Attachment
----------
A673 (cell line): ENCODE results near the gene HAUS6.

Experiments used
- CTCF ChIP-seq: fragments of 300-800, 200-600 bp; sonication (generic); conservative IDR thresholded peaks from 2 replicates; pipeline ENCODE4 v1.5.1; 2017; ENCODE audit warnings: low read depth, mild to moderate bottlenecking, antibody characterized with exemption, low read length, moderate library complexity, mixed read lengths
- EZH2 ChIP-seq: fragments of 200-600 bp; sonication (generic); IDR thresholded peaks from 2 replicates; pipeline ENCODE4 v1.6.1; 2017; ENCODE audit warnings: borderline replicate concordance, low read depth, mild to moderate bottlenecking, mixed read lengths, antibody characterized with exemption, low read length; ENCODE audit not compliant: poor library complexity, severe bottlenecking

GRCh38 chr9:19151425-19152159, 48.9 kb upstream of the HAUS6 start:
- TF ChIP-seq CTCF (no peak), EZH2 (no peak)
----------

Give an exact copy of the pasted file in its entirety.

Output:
A673 (cell line): ENCODE results near the gene HAUS6.

Experiments used
- CTCF ChIP-seq: fragments of 300-800, 200-600 bp; sonication (generic); conservative IDR thresholded peaks from 2 replicates; pipeline ENCODE4 v1.5.1; 2017; ENCODE audit warnings: low read depth, mild to moderate bottlenecking, antibody characterized with exemption, low read length, moderate library complexity, mixed read lengths
- EZH2 ChIP-seq: fragments of 200-600 bp; sonication (generic); IDR thresholded peaks from 2 replicates; pipeline ENCODE4 v1.6.1; 2017; ENCODE audit warnings: borderline replicate concordance, low read depth, mild to moderate bottlenecking, mixed read lengths, antibody characterized with exemption, low read length; ENCODE audit not compliant: poor library complexity, severe bottlenecking

GRCh38 chr9:19151425-19152159, 48.9 kb upstream of the HAUS6 start:
- TF ChIP-seq CTCF (no peak), EZH2 (no peak)